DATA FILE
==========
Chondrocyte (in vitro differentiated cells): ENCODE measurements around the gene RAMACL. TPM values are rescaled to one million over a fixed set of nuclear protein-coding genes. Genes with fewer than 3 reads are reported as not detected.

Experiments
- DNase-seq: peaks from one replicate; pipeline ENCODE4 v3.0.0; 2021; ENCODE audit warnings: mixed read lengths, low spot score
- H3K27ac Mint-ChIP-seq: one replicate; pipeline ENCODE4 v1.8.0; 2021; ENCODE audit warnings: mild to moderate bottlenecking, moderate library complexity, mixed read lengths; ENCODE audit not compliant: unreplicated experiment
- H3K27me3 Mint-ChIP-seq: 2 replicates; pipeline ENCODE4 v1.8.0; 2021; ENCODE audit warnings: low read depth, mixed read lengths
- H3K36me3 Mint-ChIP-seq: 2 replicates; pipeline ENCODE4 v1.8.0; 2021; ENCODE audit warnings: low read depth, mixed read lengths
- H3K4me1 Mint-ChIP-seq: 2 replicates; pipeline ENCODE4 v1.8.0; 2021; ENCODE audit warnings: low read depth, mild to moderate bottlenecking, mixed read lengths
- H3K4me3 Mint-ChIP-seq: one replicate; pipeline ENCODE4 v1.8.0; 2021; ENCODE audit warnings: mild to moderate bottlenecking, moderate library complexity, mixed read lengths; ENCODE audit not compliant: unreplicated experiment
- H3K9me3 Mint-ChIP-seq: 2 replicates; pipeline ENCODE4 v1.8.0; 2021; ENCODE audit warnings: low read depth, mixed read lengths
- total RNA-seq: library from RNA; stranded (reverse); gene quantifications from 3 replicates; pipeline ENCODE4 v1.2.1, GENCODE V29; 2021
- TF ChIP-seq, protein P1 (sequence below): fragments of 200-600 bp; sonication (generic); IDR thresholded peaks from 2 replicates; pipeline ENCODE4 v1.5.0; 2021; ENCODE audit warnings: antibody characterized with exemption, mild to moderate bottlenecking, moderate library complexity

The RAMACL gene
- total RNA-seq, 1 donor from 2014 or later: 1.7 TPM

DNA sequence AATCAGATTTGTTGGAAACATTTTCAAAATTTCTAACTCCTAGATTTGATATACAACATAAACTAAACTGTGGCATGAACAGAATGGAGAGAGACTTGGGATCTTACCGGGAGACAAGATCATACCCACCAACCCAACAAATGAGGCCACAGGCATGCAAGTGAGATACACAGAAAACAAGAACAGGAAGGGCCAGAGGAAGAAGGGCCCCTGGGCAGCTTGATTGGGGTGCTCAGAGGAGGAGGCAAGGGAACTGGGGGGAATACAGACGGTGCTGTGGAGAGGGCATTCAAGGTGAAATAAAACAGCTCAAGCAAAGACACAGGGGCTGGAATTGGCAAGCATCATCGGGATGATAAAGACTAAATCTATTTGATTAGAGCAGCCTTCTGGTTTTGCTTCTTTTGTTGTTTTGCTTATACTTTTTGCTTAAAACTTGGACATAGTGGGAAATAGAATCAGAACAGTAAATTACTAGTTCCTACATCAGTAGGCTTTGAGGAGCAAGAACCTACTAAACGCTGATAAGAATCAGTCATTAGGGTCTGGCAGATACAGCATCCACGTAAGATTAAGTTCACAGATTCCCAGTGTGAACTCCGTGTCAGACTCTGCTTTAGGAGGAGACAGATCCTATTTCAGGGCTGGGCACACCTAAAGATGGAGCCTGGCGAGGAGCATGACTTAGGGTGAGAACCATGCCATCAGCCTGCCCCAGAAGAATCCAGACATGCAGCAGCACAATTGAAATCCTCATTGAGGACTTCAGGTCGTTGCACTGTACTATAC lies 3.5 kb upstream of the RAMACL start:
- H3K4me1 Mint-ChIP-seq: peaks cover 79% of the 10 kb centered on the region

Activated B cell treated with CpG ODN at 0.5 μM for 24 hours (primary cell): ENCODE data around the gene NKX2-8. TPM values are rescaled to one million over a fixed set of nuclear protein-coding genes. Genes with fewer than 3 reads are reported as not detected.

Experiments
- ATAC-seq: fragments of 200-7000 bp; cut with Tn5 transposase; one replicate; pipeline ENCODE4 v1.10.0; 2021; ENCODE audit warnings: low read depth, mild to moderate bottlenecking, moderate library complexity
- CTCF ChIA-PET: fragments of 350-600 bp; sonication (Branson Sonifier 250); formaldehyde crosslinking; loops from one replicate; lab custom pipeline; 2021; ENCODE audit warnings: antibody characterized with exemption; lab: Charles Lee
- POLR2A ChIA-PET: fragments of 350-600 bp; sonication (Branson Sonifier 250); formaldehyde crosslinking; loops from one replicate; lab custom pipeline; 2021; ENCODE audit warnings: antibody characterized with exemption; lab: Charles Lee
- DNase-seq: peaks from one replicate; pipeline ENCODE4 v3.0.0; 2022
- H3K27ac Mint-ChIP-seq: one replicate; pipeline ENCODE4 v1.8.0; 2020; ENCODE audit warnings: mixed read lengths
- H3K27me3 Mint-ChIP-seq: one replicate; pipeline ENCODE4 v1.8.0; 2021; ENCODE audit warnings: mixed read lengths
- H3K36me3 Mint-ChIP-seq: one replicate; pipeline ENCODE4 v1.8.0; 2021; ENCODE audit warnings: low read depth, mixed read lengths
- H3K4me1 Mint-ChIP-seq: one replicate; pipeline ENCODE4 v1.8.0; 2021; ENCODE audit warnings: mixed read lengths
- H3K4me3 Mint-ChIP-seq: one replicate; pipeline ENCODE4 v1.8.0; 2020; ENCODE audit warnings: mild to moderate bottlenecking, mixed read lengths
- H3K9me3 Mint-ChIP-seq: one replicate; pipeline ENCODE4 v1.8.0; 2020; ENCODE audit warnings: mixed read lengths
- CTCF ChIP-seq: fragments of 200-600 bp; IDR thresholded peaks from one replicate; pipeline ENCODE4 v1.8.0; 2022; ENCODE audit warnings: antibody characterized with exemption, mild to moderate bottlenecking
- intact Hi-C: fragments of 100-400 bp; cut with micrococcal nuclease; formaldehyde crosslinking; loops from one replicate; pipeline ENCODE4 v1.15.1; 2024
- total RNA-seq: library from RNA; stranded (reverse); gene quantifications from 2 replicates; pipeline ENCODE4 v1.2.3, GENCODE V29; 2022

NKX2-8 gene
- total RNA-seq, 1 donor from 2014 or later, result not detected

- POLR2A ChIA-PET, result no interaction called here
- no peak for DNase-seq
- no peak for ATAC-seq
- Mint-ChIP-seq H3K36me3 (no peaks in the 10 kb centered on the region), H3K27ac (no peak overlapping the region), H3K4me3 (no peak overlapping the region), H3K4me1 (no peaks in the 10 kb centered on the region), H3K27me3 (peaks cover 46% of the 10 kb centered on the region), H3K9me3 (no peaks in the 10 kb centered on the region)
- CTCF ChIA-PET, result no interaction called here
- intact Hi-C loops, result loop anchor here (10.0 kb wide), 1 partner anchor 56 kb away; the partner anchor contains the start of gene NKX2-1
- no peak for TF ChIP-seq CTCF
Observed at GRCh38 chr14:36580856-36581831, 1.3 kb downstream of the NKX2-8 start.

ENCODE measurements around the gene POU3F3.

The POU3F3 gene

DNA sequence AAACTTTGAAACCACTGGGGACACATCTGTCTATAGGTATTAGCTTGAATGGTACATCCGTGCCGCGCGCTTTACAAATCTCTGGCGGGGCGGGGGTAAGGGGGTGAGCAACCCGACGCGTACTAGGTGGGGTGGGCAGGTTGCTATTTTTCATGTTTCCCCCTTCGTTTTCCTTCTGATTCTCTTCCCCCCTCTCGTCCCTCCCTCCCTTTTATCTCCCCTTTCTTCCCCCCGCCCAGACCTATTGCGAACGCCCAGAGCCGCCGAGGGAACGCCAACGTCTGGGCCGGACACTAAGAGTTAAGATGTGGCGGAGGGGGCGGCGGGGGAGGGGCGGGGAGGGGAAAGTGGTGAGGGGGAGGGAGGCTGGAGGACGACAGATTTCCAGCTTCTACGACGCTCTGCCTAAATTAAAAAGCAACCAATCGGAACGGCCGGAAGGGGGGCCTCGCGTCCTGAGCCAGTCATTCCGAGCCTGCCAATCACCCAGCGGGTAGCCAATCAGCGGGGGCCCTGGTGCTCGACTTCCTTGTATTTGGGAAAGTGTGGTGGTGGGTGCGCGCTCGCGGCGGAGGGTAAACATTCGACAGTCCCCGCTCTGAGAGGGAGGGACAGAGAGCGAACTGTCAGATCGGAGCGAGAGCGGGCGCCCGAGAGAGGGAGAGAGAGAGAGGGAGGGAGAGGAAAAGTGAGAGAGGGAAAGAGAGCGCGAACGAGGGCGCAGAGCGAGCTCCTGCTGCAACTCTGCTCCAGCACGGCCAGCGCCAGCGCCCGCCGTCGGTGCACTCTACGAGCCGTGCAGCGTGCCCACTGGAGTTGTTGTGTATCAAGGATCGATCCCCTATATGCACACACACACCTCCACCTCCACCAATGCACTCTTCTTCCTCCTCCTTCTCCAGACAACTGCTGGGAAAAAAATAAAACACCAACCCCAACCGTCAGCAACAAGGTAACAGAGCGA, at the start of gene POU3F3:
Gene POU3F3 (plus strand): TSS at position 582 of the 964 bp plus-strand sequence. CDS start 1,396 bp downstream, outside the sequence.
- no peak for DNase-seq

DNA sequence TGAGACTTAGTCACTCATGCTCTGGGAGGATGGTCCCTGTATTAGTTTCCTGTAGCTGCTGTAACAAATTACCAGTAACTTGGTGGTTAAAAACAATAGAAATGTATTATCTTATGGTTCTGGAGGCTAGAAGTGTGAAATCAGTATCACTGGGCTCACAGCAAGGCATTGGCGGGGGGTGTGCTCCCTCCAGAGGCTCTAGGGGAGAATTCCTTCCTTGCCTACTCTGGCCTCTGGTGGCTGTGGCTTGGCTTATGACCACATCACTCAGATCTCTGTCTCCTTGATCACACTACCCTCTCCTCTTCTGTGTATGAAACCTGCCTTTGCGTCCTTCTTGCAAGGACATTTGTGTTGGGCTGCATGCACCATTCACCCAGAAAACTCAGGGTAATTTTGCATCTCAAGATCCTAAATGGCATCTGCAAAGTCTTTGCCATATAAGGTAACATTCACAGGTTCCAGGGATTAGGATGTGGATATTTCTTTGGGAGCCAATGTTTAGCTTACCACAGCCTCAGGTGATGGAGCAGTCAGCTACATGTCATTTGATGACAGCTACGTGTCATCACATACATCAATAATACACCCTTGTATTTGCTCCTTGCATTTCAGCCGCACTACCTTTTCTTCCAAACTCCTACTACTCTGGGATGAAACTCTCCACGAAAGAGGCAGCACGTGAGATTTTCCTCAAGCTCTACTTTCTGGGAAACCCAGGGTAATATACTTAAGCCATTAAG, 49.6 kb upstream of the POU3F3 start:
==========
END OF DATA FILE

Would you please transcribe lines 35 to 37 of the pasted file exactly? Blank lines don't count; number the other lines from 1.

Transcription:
- no peak for ATAC-seq
- Mint-ChIP-seq H3K36me3 (no peaks in the 10 kb centered on the region), H3K27ac (no peak overlapping the region), H3K4me3 (no peak overlapping the region), H3K4me1 (no peaks in the 10 kb centered on the region), H3K27me3 (peaks cover 46% of the 10 kb centered on the region), H3K9me3 (no peaks in the 10 kb centered on the region)
- CTCF ChIA-PET, result no interaction called here